Revealing Missing Human Protein Isoforms Based on Ab Initio Prediction, RNA-seq and Proteomics.

Hu Z, Scott HS, Qin G, Zheng G, Chu X, Xie L, Adelson DL, Oftedal BE, Venugopal P, Babic M, Hahn CN, Zhang B, Wang X, Li N, Wei C - Sci Rep (2015)

Distribution of alternative splicing in KNOWN and novel datasets.A. Distributions of transcript number per gene in KNOWN, KNOWN+VHC and KNOWN+VMC datasets. Genes are grouped by their transcript number. X-axis stands for the group (the number of transcripts per gene), and Y-axis stands for the numbers of genes in each group. All genes with transcript numbers greater than 20 were merged in the same group. B. The number of different AS events in KNOWN, KNOWN + VHC and KNOWN+VMC datasets. In order to be comparable, number of AS events involved in each type were measured by using the number of splice sites (see Supplementary material for details).
© Copyright Policy - open-access
Related In: Results  -  Collection

License
Show All Figures
getmorefigures.php?uid=PMC4496727&req=5

f7: Distribution of alternative splicing in KNOWN and novel datasets.A. Distributions of transcript number per gene in KNOWN, KNOWN+VHC and KNOWN+VMC datasets. Genes are grouped by their transcript number. X-axis stands for the group (the number of transcripts per gene), and Y-axis stands for the numbers of genes in each group. All genes with transcript numbers greater than 20 were merged in the same group. B. The number of different AS events in KNOWN, KNOWN + VHC and KNOWN+VMC datasets. In order to be comparable, number of AS events involved in each type were measured by using the number of splice sites (see Supplementary material for details).
Mentions: Recent RNA-seq analysis indicated that 95% of human multi-exon genes are alternatively spliced11. However, until now, there were still 5,166 multi-exon genes with only one transcript in the KNOWN dataset. We introduced 31,566 VMC/11,549 VHC transcripts (pseudo-transcript removed), which increased the average transcript number per gene from 2.76 to 4.18/3.30 and decreased the proportion of multi-exon genes with single transcripts from 30.5% to 25.6%/27.2% (Fig. 7A).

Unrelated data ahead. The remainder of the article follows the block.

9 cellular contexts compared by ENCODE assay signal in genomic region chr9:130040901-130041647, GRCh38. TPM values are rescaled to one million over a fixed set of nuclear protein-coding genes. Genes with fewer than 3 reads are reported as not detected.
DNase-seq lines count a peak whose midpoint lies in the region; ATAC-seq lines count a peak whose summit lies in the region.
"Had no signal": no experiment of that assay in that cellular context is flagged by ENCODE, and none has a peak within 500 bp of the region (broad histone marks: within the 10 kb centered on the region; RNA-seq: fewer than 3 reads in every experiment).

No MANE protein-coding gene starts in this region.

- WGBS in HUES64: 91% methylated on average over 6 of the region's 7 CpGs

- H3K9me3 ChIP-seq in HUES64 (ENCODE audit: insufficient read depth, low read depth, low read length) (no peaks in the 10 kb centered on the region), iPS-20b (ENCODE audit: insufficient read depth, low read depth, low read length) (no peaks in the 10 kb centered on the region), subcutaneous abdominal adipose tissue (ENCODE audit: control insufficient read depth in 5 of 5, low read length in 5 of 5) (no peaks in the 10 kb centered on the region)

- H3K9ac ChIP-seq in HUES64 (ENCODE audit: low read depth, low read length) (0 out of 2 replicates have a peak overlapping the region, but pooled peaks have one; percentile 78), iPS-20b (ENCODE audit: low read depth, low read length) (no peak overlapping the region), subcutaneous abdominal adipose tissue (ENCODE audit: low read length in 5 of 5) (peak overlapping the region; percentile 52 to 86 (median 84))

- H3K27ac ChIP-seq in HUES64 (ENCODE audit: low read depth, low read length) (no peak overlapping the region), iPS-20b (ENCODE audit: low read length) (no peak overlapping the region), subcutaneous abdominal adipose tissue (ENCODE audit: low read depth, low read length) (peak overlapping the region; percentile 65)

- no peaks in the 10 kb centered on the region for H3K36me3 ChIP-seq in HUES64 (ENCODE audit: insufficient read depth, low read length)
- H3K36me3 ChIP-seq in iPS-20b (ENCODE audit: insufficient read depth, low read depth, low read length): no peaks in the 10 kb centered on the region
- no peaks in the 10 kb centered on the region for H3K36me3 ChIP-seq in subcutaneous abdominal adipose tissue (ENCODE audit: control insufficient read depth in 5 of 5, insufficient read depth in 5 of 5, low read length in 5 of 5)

Bottom Line: Based on these novel transcripts, at least 36 novel proteins were detected from shotgun proteomics data of 41 breast samples.We also showed L1 retrotransposons have a more significant impact on the origin of new transcripts/genes than previously thought.In the end, the total number of human transcripts with protein-coding potential was estimated to be at least 204,950.

View Article: PubMed Central - PubMed

Affiliation: 1] School of Life Sciences and Biotechnology, Shanghai Jiao Tong University, 800 Dongchuan Road, Shanghai 200240, China [2] Shanghai Center for Bioinformation Technology, 1278 Keyuan Road, Pudong District, Shanghai 201203, China.

ABSTRACT
Biological and biomedical research relies on comprehensive understanding of protein-coding transcripts. However, the total number of human proteins is still unknown due to the prevalence of alternative splicing. In this paper, we detected 31,566 novel transcripts with coding potential by filtering our ab initio predictions with 50 RNA-seq datasets from diverse tissues/cell lines. PCR followed by MiSeq sequencing showed that at least 84.1% of these predicted novel splice sites could be validated. In contrast to known transcripts, the expression of these novel transcripts were highly tissue-specific. Based on these novel transcripts, at least 36 novel proteins were detected from shotgun proteomics data of 41 breast samples. We also showed L1 retrotransposons have a more significant impact on the origin of new transcripts/genes than previously thought. Furthermore, we found that alternative splicing is extraordinarily widespread for genes involved in specific biological functions like protein binding, nucleoside binding, neuron projection, membrane organization and cell adhesion. In the end, the total number of human transcripts with protein-coding potential was estimated to be at least 204,950.

No MeSH data available.


Related in: MedlinePlus